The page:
Achieving a complete remission was the dominant prognostic factor for long survival in patients with multiple myeloma, according to a large retrospective review published in Bone Marrow Transplantation.1
Multiple myeloma is a cancer of the blood that affects the plasma cells, which are an important part of the immune system; they produce antibodies to help fight infection and disease. Multiple myeloma is characterized by an excess production of abnormal plasma cells. Symptoms include increased risk of bacterial infections and impaired immune responses.
The standard approach to treatment for multiple myeloma is high-dose therapy followed by autologous stem cell transplant (ASCT). The goal of treatment is to achieve a complete remission because it is assumed that this will improve survival despite limited data to validate this theory.
A study conducted at M. D. Anderson Cancer Center involved 758 patients with multiple myeloma, 395 of whom underwent high-dose chemotherapy followed by ASCT within one year of diagnosis. Response status was measured two years after treatment. Patients who achieved a complete remission experienced a subsequent median survival of 9.7 years compared with 4.4 years for patients who achieved partial response and 2.7 years for non-responders.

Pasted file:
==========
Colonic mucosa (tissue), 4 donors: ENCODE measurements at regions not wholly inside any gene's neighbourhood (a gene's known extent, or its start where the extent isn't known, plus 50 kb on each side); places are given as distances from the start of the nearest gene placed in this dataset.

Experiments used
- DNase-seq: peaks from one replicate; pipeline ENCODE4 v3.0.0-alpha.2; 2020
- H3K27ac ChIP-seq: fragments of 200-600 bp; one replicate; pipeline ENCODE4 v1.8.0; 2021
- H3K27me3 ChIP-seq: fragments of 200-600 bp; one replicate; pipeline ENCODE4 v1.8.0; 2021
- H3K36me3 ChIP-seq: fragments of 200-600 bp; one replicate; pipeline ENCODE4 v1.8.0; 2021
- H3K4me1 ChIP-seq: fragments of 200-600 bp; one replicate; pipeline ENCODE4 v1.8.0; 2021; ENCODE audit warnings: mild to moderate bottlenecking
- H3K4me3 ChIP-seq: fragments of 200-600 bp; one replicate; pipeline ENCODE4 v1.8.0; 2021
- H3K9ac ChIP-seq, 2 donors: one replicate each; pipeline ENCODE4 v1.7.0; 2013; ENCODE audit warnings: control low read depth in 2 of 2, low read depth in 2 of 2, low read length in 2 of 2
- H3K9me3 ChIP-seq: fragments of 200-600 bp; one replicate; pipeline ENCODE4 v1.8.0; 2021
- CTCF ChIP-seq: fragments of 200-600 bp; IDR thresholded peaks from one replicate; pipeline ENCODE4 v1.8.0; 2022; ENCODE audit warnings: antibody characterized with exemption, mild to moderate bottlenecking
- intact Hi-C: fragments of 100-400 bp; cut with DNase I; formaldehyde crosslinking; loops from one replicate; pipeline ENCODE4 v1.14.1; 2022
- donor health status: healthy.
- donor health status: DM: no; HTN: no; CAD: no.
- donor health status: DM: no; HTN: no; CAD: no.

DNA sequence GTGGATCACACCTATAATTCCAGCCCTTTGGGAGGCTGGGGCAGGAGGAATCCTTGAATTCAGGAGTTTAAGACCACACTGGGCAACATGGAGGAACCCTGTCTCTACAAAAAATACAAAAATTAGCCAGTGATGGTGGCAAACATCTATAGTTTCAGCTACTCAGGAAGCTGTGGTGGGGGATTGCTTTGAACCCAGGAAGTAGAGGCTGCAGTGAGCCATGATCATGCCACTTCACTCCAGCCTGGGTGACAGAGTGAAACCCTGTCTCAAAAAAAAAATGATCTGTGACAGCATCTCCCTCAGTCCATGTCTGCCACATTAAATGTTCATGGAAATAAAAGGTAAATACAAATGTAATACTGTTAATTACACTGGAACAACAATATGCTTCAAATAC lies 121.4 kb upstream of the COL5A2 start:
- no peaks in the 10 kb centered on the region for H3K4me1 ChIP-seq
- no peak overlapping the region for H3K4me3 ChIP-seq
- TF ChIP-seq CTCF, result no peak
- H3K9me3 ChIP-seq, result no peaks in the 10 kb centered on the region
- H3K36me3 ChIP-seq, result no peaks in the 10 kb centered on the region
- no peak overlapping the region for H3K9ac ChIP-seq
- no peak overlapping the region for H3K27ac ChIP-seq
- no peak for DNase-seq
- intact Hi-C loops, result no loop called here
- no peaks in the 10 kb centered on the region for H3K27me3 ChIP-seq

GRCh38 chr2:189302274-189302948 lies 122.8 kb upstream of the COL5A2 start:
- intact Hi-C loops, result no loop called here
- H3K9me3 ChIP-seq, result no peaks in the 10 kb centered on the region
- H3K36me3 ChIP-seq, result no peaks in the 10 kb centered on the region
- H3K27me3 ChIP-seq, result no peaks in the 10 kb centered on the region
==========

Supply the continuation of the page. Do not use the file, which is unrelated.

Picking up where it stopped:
Longer survival was attributed to high-dose therapy, which converted 67% of patients from no response to partial response or complete remission. Furthermore, the high-dose therapy induced complete remission in 26% of patients with partial response.
Follow-up analysis showed that complete remission was the dominant prognostic factor for long survival. Other important factors were Stage I disease, partial response, and intensive treatment. Two percent of patients have remained in complete remission for over 10 years.